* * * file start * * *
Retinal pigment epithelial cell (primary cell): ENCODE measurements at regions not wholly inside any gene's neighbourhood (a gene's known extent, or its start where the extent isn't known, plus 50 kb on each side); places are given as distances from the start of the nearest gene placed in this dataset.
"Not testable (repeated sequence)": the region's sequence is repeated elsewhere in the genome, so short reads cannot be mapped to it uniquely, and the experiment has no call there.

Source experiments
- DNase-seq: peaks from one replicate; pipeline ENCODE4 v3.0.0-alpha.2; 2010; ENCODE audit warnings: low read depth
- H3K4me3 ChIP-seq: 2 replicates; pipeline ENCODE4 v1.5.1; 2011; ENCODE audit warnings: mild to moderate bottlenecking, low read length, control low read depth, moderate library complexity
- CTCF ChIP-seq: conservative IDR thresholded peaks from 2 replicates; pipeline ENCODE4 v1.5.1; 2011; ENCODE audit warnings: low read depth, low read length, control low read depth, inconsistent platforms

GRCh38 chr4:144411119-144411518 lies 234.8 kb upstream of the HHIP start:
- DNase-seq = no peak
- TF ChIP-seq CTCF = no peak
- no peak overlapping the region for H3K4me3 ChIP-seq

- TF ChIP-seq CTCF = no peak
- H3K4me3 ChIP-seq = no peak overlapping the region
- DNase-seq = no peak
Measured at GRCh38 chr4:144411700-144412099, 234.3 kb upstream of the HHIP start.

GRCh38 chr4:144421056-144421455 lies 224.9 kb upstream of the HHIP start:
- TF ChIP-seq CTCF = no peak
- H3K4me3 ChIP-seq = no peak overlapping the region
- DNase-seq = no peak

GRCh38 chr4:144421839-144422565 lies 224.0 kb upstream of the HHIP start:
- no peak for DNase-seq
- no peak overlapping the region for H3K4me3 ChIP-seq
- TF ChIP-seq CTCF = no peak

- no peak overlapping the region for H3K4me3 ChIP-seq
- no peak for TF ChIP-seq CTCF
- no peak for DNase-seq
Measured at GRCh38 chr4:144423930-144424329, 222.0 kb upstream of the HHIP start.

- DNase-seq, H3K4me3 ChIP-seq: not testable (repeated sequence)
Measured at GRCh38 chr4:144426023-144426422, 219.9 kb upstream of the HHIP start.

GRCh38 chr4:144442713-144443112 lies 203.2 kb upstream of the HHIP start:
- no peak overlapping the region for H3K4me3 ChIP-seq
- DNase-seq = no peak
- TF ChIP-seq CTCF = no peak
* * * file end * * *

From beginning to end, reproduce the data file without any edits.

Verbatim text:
Retinal pigment epithelial cell (primary cell): ENCODE measurements at regions not wholly inside any gene's neighbourhood (a gene's known extent, or its start where the extent isn't known, plus 50 kb on each side); places are given as distances from the start of the nearest gene placed in this dataset.
"Not testable (repeated sequence)": the region's sequence is repeated elsewhere in the genome, so short reads cannot be mapped to it uniquely, and the experiment has no call there.

Source experiments
- DNase-seq: peaks from one replicate; pipeline ENCODE4 v3.0.0-alpha.2; 2010; ENCODE audit warnings: low read depth
- H3K4me3 ChIP-seq: 2 replicates; pipeline ENCODE4 v1.5.1; 2011; ENCODE audit warnings: mild to moderate bottlenecking, low read length, control low read depth, moderate library complexity
- CTCF ChIP-seq: conservative IDR thresholded peaks from 2 replicates; pipeline ENCODE4 v1.5.1; 2011; ENCODE audit warnings: low read depth, low read length, control low read depth, inconsistent platforms

GRCh38 chr4:144411119-144411518 lies 234.8 kb upstream of the HHIP start:
- DNase-seq = no peak
- TF ChIP-seq CTCF = no peak
- no peak overlapping the region for H3K4me3 ChIP-seq

- TF ChIP-seq CTCF = no peak
- H3K4me3 ChIP-seq = no peak overlapping the region
- DNase-seq = no peak
Measured at GRCh38 chr4:144411700-144412099, 234.3 kb upstream of the HHIP start.

GRCh38 chr4:144421056-144421455 lies 224.9 kb upstream of the HHIP start:
- TF ChIP-seq CTCF = no peak
- H3K4me3 ChIP-seq = no peak overlapping the region
- DNase-seq = no peak

GRCh38 chr4:144421839-144422565 lies 224.0 kb upstream of the HHIP start:
- no peak for DNase-seq
- no peak overlapping the region for H3K4me3 ChIP-seq
- TF ChIP-seq CTCF = no peak

- no peak overlapping the region for H3K4me3 ChIP-seq
- no peak for TF ChIP-seq CTCF
- no peak for DNase-seq
Measured at GRCh38 chr4:144423930-144424329, 222.0 kb upstream of the HHIP start.

- DNase-seq, H3K4me3 ChIP-seq: not testable (repeated sequence)
Measured at GRCh38 chr4:144426023-144426422, 219.9 kb upstream of the HHIP start.

GRCh38 chr4:144442713-144443112 lies 203.2 kb upstream of the HHIP start:
- no peak overlapping the region for H3K4me3 ChIP-seq
- DNase-seq = no peak
- TF ChIP-seq CTCF = no peak